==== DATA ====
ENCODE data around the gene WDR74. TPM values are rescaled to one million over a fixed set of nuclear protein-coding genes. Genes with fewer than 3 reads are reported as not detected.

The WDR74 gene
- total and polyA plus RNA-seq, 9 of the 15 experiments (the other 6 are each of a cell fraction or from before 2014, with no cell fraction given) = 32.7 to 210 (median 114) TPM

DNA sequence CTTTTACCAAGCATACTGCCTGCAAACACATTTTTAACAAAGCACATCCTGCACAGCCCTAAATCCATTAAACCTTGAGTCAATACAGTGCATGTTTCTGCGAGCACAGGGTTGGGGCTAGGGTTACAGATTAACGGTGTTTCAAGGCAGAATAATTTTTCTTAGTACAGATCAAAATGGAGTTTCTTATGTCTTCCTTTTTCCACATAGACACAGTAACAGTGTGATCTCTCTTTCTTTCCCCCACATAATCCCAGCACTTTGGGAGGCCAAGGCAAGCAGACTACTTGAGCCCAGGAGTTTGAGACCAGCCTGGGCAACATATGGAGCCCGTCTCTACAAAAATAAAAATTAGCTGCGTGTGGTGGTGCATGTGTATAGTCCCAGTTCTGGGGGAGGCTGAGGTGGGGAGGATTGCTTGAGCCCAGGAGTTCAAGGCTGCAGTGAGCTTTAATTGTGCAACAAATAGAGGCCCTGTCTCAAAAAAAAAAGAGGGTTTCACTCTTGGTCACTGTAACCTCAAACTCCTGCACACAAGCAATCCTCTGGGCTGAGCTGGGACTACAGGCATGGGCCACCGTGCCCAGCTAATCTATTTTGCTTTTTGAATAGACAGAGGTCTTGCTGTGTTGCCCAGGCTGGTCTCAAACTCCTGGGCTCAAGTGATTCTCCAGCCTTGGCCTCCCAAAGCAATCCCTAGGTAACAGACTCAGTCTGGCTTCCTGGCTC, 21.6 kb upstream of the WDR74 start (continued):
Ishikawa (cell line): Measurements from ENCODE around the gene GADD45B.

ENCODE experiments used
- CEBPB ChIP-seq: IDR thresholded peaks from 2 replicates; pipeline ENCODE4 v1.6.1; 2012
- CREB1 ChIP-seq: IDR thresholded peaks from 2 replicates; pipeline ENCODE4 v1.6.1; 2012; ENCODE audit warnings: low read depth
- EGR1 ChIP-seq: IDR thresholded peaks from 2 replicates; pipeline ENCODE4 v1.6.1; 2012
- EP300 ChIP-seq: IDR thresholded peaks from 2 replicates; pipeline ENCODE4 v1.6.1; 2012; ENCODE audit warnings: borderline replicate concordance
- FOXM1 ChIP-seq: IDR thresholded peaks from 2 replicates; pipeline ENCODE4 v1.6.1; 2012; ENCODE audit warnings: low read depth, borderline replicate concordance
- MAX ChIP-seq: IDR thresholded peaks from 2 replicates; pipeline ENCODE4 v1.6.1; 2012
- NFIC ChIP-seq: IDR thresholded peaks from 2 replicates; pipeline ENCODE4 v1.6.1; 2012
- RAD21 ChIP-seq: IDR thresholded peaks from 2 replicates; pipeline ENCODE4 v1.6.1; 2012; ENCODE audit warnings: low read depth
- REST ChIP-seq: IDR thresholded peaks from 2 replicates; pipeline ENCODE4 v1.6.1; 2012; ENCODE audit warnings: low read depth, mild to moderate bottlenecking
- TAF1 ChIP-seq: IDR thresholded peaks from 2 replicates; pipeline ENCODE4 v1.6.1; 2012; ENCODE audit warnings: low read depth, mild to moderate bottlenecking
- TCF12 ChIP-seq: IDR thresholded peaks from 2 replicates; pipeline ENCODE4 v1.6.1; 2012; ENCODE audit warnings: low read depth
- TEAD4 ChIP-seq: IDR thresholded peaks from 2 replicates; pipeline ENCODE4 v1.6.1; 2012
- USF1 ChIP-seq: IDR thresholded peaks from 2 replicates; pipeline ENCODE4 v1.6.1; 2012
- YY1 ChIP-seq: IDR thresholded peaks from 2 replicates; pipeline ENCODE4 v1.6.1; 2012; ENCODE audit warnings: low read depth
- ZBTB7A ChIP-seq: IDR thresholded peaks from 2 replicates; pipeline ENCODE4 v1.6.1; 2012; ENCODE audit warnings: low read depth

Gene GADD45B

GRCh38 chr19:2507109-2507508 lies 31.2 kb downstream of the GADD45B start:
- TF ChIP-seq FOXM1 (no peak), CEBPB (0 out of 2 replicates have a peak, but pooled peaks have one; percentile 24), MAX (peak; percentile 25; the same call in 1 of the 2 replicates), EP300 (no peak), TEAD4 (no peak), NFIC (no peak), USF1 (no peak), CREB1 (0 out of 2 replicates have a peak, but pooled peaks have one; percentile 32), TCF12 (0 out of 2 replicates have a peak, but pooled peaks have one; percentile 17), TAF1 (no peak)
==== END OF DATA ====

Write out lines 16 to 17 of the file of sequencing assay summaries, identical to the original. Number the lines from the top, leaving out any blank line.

- TAF1 ChIP-seq: IDR thresholded peaks from 2 replicates; pipeline ENCODE4 v1.6.1; 2012; ENCODE audit warnings: low read depth, mild to moderate bottlenecking
- TCF12 ChIP-seq: IDR thresholded peaks from 2 replicates; pipeline ENCODE4 v1.6.1; 2012; ENCODE audit warnings: low read depth